A couple years ago a friend alerted me to Google’s Chrome Experiments, a curious and interesting group of browser-based games and art projects. At the time there were maybe five or six hundred projects, and while I thought some of them were pretty cool and worth exploring, I was busy. So I bookmarked the URL and, as so often happens with stuff I bookmark, I promptly forgot all about it.
Maybe six months ago I heard that Chrome Experiments had reached the 1000 projects mark. That revived my interest. I found my old sadly neglected bookmark and began to noodle around, exploring the various projects at random until I stumbled upon a game called GeoGuessr — and basically pissed away all my free time for about a week. Maybe two weeks. Possibly three. Now I’m more moderate in my GeoGuessr time; I play once or twice a week — but the game still fascinates me.
As the name suggests, it’s a game based on geography. The concept is simple. Using Google Maps’ Street View, the game drops you on a random street somewhere in the world. I use the term ‘street’ loosely, It might be an actual street. Or it might be a gravel road in a remote corner of the Ukraine, or an on-ramp of an Interstate Highway in the United States, or a dirt path along a newly planted field in Spain, or a back street in a mid-sized Brazilian city, or a boulevard in a major urban area in Russia, or in a suburban housing estate in Wales, or a secondary road in Croatia.
In fact, since the Google-cam can be worn as a backpack, Street View has expanded to include places not accessible to vehicles. I’ve found myself beginning a GeoGuessr game on a ski slope in Utah and on a hiking path to a Hindu temple in India.
The ostensible goal of the game is to use the visual cues and clues of your surroundings to determine your location. You ‘travel’ down roads in search of those cues and clues, then you make a guess about your location and mark it on a map You accrue points based on how accurate your guess is. Each game has five rounds — five different geographical locations — and at the end, you’re given a total score.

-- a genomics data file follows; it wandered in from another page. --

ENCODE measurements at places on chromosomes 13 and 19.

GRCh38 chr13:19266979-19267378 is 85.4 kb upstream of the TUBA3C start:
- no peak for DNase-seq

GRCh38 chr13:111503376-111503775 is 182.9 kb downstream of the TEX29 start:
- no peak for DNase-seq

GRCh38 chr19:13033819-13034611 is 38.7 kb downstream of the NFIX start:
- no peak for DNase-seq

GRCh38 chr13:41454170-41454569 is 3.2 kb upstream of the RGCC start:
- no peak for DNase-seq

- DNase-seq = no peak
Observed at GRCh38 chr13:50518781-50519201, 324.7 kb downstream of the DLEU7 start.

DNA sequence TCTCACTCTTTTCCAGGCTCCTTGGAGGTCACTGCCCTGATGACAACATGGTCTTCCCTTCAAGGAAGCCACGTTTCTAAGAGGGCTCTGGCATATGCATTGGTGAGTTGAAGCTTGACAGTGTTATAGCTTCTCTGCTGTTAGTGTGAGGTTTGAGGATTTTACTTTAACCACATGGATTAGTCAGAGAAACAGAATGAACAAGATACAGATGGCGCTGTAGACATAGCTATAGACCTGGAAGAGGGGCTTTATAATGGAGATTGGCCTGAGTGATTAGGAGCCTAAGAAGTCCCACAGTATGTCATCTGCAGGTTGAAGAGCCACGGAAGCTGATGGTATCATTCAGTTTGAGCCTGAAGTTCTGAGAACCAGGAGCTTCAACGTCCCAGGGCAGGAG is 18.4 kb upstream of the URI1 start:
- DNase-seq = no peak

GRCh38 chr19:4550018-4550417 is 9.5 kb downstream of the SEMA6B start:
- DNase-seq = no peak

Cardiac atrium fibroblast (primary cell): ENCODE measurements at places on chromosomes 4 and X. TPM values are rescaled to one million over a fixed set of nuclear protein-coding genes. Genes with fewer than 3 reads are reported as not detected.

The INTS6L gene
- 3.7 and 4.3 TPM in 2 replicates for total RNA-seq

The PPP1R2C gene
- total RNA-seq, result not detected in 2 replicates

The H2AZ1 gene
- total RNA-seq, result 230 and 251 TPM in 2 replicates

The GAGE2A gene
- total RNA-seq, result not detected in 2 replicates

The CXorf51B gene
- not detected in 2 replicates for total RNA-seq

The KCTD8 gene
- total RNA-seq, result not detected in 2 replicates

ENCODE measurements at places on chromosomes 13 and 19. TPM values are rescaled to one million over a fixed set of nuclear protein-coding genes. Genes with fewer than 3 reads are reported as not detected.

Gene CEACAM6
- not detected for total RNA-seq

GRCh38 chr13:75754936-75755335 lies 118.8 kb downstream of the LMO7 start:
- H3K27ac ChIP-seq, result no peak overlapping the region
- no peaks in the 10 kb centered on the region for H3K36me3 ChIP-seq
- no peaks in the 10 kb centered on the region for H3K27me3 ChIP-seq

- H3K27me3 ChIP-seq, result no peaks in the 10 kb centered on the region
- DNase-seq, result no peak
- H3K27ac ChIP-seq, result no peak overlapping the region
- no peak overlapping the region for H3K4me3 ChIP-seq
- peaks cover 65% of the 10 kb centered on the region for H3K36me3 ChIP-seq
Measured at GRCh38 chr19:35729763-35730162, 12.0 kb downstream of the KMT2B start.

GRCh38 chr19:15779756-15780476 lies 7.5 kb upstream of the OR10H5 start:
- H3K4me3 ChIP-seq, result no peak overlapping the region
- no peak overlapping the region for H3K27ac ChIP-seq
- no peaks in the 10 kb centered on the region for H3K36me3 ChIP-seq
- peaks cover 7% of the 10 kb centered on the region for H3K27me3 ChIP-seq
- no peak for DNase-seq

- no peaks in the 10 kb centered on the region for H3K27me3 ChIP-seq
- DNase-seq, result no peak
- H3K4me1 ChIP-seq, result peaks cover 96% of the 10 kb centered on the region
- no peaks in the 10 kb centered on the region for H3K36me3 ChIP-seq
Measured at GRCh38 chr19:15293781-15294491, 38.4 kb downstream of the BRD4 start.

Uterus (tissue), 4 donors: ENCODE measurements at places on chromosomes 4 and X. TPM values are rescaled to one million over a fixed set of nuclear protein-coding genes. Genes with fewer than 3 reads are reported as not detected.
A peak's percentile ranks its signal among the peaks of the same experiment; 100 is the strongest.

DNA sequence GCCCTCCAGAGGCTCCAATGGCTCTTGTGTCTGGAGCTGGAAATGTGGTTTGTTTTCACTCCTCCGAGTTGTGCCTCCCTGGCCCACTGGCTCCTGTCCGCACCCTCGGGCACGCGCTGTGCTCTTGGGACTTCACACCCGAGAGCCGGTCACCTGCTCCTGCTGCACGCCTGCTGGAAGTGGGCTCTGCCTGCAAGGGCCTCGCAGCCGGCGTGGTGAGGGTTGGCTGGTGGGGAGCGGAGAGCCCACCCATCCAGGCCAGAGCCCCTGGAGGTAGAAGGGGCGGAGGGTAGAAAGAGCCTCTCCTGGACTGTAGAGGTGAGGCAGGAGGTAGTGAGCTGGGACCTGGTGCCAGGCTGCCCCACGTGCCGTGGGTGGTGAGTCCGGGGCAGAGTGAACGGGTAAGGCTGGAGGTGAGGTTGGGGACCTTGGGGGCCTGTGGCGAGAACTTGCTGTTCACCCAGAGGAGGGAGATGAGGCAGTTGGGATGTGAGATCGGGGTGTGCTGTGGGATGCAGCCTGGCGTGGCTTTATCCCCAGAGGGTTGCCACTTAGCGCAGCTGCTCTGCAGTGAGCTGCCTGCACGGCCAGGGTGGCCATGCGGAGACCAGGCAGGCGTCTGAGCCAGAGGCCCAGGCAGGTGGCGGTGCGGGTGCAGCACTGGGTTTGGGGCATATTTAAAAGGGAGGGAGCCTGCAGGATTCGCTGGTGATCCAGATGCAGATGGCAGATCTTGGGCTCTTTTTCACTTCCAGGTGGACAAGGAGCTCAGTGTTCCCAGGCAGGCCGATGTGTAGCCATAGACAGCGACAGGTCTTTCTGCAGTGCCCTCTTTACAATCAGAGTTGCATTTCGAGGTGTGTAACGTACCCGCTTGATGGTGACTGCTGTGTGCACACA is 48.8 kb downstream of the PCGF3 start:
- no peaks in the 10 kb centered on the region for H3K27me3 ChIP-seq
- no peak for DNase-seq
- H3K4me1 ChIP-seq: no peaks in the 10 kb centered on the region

That’s it. As I said, the concept of the game is simple. Part of the attraction, of course, is the puzzle aspect — trying to figure out where the hell you are. That’s fun. Frustrating fun, sometimes. Challenging fun. But still fun.
But for me, figuring out my location (and earning a high score) is secondary. What draws me repeatedly back to the game is the power of the unexpected. The GoogleCam isn’t just mapping streets; it’s also moving through the daily events of the world, and the world is jammed full of weird, absurd, profoundly beautiful, desperately sad, fascinating stuff. Roadside shrines to gods and memorials to victims of traffic accidents. Prostitutes plying their trade along the street. Mountains that come straight out of an Indiana Jones movie. Astonishing poverty. Exotic coastlines that make you think of pirates or castaways.
The randomness of GeoGuessr inserts you into unexpected locations where ordinary people are going about their ordinary daily lives. The reality of these lives — which are often radically different from my own — is fascinating. Kids playing stickball in the street. A young man meditating in a remote Hindu temple. A recent single-car accident in some remote road. A man walking by himself on some lonely stretch of road in northern Norway. A woman hitchhiking in South Africa. And the GoogleCam records it all with a completely dispassionate objectivity.
I do enjoy the game aspects. There’s something fulfilling about being dropped at a random spot in the world and being able to locate that spot on a map within a few meters. Yet after I’ve figured out the location, I often continue to ramble around, intrigued by the ordinariness of life in other parts of the world.
I’ve begun to collect screen captures of bus stops. I’m thinking about collecting images of railroad crossings. And maybe bicycle riders. And people walking their dogs. These are things that are universal, and yet they’re all so very distinctive. The people waiting for a bus in South Africa probably have a lot in common for the people waiting for a bus in Russia. The cyclist in northern Spain probably has something in common with the cyclist in Australia, and the one on that mountain road in Utah.
Some of you who read this will be tempted to play GeoGuessr. Give into that temptation. You should be aware, though, that it’s an enormous time-suck. You’ll promise yourself you’ll only play for half an hour — but then you find yourself wondering what’s around the next corner, or over than next hill, or through that tunnel. You’ll wonder what that building is, and you’ll want to check out that overgrown cemetery, maybe follow that alleyway down toward the docks. So let me repeat this: it’s an enormous time-suck.
Play it anyway.